Photo: Glenn Miller (1942). Glenn Miller and His Orchestra was the best-selling recording band from 1939 to 1942. In 1942, Miller volunteered to join the US military to entertain troops during World War II and ended up in the US Army Air Forces.
Photo: Frank Sinatra (1943). Sinatra signed with Columbia Records as a solo artist on June 1, 1943, during the 1942–44 musicians’ strike. Columbia Records re-released Harry James and Sinatra’s August 1939 version of “All or Nothing at All”, which reached number 2 on
Photo: Judy Garland (1944). One of Garland’s most successful films for MGM was Meet Me in St. Louis (1944), in which she introduced three standards: “The Trolley Song”, “The Boy Next Door” and “Have Yourself a Merry Little Christmas”. This was
Photo: Les Brown and Doris Day. Doris Day began her career as a big band singer in 1939, achieving commercial success in 1945 with two No. 1 recordings, “Sentimental Journey” and “My Dreams Are Getting Better All the Time” with Les Brown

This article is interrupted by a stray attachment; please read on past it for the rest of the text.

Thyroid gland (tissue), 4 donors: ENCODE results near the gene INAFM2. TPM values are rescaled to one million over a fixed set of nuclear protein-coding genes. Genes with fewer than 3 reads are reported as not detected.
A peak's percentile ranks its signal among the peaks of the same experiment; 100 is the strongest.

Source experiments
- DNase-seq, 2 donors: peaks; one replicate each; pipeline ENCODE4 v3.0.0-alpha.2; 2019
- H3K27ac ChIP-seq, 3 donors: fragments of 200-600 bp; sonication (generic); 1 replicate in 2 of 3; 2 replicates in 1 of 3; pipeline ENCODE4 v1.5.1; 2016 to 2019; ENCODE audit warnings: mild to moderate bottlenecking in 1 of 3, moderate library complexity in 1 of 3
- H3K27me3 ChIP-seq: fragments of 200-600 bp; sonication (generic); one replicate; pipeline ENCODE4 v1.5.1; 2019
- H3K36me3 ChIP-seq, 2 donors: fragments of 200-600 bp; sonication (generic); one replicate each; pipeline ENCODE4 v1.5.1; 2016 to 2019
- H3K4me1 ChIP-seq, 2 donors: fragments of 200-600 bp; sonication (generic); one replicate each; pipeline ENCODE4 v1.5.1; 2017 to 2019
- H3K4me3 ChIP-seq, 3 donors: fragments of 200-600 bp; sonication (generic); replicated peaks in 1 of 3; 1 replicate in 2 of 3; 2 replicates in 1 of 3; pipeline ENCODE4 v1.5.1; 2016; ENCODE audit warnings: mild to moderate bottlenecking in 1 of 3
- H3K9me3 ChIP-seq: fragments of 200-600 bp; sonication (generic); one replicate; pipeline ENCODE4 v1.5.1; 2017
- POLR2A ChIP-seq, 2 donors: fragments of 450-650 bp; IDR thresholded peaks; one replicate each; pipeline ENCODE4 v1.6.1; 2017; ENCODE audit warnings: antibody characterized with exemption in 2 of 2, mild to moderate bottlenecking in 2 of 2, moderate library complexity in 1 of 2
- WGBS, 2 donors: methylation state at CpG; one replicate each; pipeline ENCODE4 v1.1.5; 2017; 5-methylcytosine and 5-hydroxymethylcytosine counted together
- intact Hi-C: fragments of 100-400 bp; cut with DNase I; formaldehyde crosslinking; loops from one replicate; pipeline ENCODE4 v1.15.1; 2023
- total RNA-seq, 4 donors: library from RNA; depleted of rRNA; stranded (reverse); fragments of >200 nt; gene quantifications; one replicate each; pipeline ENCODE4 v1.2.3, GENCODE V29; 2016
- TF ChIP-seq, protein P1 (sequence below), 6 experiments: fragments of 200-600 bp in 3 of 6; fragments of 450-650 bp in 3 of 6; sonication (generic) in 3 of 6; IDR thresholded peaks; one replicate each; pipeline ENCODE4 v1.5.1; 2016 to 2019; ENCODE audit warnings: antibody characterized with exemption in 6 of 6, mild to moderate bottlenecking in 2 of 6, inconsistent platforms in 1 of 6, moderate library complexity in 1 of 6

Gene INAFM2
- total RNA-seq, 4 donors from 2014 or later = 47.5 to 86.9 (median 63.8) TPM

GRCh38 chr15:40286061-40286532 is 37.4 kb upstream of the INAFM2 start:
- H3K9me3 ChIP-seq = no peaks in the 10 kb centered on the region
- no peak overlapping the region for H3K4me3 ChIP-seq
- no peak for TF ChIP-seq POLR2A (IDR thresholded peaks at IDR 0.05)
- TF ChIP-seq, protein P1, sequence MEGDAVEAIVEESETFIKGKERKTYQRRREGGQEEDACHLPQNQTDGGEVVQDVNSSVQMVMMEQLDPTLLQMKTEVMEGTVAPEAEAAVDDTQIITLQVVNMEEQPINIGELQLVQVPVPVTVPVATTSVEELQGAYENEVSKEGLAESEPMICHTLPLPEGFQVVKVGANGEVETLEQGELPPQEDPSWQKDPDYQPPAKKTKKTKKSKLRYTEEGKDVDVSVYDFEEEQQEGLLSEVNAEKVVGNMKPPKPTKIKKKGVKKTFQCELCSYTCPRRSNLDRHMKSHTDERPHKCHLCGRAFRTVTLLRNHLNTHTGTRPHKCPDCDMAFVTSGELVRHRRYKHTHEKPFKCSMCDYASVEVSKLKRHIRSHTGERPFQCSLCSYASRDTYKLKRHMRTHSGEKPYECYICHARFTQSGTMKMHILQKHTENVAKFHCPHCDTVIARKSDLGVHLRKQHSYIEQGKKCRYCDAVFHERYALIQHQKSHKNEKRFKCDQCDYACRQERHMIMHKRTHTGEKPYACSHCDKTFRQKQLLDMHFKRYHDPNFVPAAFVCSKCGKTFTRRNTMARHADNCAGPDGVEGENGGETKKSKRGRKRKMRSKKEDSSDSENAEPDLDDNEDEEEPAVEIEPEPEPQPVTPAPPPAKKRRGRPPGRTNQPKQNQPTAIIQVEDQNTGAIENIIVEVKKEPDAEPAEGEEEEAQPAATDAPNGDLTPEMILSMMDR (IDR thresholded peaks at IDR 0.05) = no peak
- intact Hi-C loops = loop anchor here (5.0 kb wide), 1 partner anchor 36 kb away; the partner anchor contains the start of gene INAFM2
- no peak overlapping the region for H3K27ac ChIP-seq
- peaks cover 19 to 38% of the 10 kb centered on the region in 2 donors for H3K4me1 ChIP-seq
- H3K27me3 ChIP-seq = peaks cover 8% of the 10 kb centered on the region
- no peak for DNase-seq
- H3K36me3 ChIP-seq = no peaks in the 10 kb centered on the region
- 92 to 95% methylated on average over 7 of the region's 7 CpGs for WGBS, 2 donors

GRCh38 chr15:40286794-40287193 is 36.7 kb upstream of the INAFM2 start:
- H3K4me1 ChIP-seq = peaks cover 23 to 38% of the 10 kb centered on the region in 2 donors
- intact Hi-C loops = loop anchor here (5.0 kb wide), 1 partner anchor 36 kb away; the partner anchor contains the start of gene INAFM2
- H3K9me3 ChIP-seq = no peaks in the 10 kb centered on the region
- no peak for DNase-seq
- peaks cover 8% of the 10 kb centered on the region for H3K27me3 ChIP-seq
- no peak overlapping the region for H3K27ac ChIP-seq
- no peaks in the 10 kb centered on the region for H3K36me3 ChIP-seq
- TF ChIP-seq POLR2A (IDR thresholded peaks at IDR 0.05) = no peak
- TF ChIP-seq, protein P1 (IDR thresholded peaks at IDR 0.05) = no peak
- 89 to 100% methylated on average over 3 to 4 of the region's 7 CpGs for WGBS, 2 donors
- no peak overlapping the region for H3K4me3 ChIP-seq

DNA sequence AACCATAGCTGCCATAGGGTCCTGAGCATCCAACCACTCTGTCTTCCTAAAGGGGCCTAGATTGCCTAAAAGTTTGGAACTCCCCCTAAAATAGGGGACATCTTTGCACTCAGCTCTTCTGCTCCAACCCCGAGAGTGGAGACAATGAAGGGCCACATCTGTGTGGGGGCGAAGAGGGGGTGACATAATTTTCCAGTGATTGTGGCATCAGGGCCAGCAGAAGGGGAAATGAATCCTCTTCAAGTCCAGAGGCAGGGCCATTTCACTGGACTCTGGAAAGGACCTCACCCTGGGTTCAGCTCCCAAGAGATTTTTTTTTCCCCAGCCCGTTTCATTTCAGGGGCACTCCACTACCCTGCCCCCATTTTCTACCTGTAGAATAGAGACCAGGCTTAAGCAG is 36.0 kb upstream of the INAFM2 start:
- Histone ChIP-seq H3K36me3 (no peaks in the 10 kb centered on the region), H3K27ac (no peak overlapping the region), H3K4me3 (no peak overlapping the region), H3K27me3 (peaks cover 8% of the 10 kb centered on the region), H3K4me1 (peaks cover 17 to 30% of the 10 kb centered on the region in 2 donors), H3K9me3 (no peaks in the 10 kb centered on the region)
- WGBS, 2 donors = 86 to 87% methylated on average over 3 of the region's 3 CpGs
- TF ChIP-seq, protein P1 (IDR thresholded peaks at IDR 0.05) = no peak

Photo: Bing Crosby (1946). Bing was the number one box office attraction for five consecutive years, 1944 to 1948. At his screen apex in 1946, Crosby starred in three of the year’s five highest-grossing films: The Bells of St. Mary’s, Blue Skies and Road
Photo of Jo Stafford and Peggy Lee (circa 1947). “Almost Like Being in Love” is a show tune with music by Frederick Loewe and lyrics by Alan Jay Lerner. It was written for the score of their 1947 musical Brigadoon. “It’s a Good Day” was written by Peggy Lee and her
Danny Kaye during his act at the Royal Variety Show, at the London Palladium, 13th November 1948. The American actor, singer and comedian appeared in many films including ‘Wonder Man’, ‘The Secret Life of Walter Mitty’ and ‘Hans Christian Andersen’.
In this photo, big band singer Margaret Whiting is flanked by Jerry Lewis, left, and Dean Martin at the Hollywood Brown Derby on January 21st, 1949, in Los Angeles. Whiting, the sweet-voiced singer sold millions of records in the 1940s